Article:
Interspersed with this commentary were Irish songs played and sung by several musicians/singers which reflected/established the tone for the events talked about by the actors. Nearby, there were banners that presented a detailed account of what we were watching.

One section of the performance that we found particularly moving was when the Irish woman talked IMG_0349 about another woman that she knew who insisted upon marrying her fiancé the night before he was to be executed for his role in the rising.

When the program ended, we complimented Mr. Jack Kilroy for writing, producing, and directing the program.  It reminded up of St. Patrick's Day where the design of the floats of both the East Side and the West Side Irish American Clubs concerned aspects of the Easter Rising.

We learned that Saturday night, there would be another performance at the West Side Irish American Club that was already completely sold out.

Altogether, the entire program lasted for less than one hour but the message was powerful and the songs were lovely so it was well-worth our time to be there.

The next day was Saturday, 'April 23rd, and we spent most of the day at Lorain Community in Elyria tabling on behalf of Margaret W. Wong and Associates at the 21st Annual Hispanic Leadership Conference.

IMG_0372Right away, we sold two copies of Ms. Wong's book, "The Immigrant's Way" which were purchased by Ms. Lillian Barretto who worked for Head Start and was eager to learn about the things talked about by Ms. Wong in her book and by Ms. Laura Holloway from the Lorain Dept. of Job and Family Services who believed that its contents might help her to do her job even better.

One person who was there who had already read "The Immigrant's Way" was Mr. Rico Neller who works for "La Prensa" and said that Ms. Wong was "a good lady who has accomplished a lot." Among the other people who we connected with, there was Mr. Bill Harper, Executive Director of United Way of Greater Lorain County, who recognized us from our attendance at other events and gave us a hearty welcome. Other people who stopped off at our table incluced Mr. Joel Arredondo, President of the Lorain City Council, and his wife, Ms. Joyce Arredondo who is the Redevelopment Administer at the Lorain Metropolitan Housing Authority.IMG_0381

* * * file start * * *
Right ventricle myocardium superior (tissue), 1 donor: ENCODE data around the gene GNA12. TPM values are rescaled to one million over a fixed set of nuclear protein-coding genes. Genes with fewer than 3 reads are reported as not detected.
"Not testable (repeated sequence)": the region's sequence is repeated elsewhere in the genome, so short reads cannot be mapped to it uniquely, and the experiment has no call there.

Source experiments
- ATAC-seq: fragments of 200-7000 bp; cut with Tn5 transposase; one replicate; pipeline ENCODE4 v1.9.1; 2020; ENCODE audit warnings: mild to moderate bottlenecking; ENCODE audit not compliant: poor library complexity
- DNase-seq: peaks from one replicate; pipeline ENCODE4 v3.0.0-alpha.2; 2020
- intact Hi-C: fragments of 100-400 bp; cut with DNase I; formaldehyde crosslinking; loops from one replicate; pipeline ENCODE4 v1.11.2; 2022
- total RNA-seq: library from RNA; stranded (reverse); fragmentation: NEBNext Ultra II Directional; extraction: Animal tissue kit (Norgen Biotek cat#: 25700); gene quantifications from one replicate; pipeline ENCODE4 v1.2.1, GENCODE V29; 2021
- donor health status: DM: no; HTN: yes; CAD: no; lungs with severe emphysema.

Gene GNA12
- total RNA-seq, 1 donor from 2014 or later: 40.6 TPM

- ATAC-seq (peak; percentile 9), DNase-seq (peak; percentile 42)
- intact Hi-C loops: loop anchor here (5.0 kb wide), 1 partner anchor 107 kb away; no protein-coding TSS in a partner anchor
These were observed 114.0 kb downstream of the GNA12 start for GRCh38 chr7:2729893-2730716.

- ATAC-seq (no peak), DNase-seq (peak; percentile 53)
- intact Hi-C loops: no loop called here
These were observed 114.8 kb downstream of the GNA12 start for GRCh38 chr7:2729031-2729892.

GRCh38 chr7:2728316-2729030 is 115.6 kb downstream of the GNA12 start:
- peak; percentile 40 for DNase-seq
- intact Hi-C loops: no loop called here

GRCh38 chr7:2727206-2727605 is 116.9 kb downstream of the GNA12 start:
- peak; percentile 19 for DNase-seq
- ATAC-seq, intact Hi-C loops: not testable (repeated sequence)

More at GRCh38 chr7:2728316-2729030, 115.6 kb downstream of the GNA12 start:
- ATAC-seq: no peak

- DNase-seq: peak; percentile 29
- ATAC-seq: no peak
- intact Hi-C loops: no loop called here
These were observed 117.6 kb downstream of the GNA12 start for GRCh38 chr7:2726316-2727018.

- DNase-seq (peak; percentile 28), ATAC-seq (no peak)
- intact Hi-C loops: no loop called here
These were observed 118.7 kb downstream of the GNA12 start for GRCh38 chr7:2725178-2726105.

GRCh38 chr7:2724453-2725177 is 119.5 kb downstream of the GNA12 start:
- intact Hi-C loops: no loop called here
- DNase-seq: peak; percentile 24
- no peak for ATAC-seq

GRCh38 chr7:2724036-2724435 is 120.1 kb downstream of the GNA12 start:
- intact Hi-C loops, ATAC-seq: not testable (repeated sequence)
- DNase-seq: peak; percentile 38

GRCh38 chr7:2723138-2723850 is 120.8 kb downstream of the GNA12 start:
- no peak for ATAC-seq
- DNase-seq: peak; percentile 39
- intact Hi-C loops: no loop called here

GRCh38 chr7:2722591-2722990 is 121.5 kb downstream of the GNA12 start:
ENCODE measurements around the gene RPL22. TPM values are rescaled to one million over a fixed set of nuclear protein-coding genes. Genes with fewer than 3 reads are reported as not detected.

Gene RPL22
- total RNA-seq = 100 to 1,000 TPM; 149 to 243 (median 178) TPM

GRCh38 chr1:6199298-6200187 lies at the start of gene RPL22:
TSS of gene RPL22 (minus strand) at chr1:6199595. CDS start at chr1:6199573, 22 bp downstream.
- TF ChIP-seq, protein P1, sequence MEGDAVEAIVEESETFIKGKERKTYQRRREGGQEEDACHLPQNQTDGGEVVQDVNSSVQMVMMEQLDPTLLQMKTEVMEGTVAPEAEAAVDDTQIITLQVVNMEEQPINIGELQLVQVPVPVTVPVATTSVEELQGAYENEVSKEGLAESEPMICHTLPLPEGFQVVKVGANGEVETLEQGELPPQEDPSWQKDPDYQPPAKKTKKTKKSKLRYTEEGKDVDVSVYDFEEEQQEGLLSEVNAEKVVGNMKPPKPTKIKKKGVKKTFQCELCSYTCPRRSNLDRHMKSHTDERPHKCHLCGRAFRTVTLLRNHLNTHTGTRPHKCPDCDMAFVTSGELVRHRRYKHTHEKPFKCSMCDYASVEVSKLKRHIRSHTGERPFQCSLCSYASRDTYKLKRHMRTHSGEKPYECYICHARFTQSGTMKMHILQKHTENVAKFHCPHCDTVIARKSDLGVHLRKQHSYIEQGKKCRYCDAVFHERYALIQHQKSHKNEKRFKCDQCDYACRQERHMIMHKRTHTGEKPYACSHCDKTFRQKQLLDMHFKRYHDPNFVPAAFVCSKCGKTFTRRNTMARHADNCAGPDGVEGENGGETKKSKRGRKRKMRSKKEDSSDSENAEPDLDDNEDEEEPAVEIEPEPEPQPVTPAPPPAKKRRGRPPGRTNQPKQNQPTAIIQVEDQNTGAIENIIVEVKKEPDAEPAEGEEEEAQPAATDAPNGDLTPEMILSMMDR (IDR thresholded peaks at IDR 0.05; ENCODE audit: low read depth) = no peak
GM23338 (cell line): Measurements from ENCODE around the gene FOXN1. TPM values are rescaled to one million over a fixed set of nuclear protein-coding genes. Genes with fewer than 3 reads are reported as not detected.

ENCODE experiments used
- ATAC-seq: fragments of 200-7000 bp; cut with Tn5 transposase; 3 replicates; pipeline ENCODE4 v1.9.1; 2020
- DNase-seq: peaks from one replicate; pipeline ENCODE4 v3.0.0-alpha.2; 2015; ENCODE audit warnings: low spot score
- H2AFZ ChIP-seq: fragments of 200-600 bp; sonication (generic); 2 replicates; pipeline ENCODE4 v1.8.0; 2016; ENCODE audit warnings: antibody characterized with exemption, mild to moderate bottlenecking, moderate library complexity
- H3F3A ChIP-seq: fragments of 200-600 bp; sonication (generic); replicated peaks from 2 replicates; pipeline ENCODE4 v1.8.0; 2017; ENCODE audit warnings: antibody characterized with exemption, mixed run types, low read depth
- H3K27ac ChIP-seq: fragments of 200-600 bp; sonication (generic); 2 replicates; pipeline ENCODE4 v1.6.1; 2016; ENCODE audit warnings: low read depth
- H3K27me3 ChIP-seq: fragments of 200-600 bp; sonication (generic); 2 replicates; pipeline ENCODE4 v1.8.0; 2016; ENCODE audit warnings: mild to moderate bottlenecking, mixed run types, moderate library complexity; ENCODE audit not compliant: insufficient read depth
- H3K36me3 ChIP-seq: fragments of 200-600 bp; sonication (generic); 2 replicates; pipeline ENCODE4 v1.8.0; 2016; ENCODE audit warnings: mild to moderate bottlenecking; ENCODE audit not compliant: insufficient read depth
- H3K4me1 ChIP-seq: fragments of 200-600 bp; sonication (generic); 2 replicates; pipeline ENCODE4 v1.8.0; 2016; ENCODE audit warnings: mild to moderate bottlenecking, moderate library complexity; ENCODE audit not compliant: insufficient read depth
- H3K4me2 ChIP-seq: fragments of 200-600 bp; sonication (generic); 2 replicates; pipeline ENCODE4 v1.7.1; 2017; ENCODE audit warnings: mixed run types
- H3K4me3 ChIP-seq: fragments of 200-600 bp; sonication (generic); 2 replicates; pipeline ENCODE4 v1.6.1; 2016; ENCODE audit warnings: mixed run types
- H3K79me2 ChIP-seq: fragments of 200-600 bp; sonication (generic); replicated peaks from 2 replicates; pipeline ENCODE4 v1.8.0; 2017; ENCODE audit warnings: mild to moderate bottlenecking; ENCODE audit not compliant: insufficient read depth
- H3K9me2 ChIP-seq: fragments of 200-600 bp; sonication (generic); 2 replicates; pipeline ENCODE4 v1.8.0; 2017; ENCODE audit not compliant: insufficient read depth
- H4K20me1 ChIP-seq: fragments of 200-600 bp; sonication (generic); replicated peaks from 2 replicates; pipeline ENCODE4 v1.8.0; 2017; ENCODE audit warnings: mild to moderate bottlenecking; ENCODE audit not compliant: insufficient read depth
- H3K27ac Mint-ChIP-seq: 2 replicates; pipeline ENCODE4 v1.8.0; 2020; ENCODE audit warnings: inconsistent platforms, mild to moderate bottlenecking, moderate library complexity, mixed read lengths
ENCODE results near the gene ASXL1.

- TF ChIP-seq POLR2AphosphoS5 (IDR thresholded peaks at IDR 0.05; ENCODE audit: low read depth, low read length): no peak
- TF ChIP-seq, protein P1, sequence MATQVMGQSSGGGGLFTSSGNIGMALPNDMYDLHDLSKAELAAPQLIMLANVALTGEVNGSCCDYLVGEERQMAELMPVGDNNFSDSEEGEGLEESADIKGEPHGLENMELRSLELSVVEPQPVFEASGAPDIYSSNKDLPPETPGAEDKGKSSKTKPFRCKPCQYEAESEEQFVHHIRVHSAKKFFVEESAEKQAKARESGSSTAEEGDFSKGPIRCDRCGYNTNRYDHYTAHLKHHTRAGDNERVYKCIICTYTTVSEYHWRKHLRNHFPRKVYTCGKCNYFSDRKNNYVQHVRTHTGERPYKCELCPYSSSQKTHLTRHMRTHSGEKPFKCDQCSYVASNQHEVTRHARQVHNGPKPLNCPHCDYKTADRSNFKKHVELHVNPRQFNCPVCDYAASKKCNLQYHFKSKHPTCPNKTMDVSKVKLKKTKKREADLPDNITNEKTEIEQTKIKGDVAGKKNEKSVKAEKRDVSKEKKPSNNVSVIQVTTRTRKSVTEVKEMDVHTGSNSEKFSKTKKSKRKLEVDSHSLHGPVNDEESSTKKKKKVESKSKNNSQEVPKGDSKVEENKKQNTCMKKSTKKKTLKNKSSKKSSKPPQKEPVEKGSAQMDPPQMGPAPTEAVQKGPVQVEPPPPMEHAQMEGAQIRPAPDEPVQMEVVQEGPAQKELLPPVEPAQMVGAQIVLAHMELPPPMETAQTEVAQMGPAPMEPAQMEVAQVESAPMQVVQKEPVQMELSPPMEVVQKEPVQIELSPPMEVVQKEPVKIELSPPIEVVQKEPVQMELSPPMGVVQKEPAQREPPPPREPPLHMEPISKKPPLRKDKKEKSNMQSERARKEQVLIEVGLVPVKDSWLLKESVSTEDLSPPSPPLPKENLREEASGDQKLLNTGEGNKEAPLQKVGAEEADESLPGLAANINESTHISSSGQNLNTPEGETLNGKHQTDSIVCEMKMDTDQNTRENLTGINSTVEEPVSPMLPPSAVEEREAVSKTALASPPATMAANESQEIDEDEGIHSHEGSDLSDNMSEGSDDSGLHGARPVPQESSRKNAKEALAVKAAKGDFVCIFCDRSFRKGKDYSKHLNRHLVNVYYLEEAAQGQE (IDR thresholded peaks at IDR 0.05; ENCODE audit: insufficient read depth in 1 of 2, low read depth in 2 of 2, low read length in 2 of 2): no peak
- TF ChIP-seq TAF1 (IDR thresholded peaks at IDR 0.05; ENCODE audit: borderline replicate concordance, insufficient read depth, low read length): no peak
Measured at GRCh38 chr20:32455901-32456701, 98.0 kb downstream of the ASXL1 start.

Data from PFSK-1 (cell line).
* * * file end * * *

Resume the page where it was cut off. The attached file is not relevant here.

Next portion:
And, of course, our very good friend, Ms. Mari Galindo-DaSilva was present and looking forward to attending a workshop later in the day titled "Bridging the Gaps Through Oral Histories: Telling Our stories" which, as the program notes indicated, was to "examine the importance and value in telling our stories to our children and how to pass these stories on to future generations."

The entire day consisted of several series of workshops including one about Latina empowerment put on by Ms. Lilleana Cavanaugh, Executive Director of the Ohio Commission on Hispanic/Latino Affairs, who we had seen the previous week at the ICC-WIN annual summit. Another workshop presenter was our friend Ms. Kathie "High Voltage" Dolgin who would be discussing how to make great foods while "avoiding risky ingredients."

IMG_0363Other workshops concerned how to interact positively with law enforcement; the 2016 U.S. Presidential election and its possible impact on the Hispanic/Latino community; and transitioning from prison back to the community.

We were able to sit in on a very good one put on by Ms. Veronica Dahlberg, Founder and Executive Director of HOLA about the history and the need for DACA and DAPA. Ms. Dahlberg also discussed the mission of HOLA and introduced several people who HOLA had helped over the last several years who gave moving testimonials about facing deportation and/or other matters like what it is like being a Latino college student in today's environment. For us, one thing that was particularly telling was a section concerning the possible harmful effects of ankle bracelets (often placed on people awaiting deportation proceedings) particularly on pregnant women.

Earlier in the day, everyone met in the dining area for introductions including those of the workshop coordinators who discussed what they sought to accomplish. There was a poetry recital by the renowned Ms. Denice Frohman whose thoughtful work concerned the challenges faced by people who have to struggle to make themselves understood due to their accents.

And there was a surprise but very welcome visit by Dr. Juan Andrade, Jr. who holds the distinct honor of being one of the few Latinos to be honored by both the U.S. government and the government of Mexico and has been recognized no fewer than four times as one of the 100 most influential HispanicsIMG_0370 in America. He has earned many degrees and has been awarded quite a few honorary ones. On this day he talked about his concerns that about certain political movements that seek to take away a lot of the hard-fought-for rights that Latinos and other people of color have gained over the years. He seemed especially concerned about the calls to abolish bilingual services.

Dr. Andrade thus encouraged Latino youth to become informed on what is happening and to take up the mantle of those who came before them by continuing to work for progress. Along these lines, he urged everyone to take part in the upcoming elections and said that no one there should leave Lorain Community College without registering to vote.

By:

Michael Patterson 

Community Liaison,

Margaret W. Wong & Assoc. Co., LLC.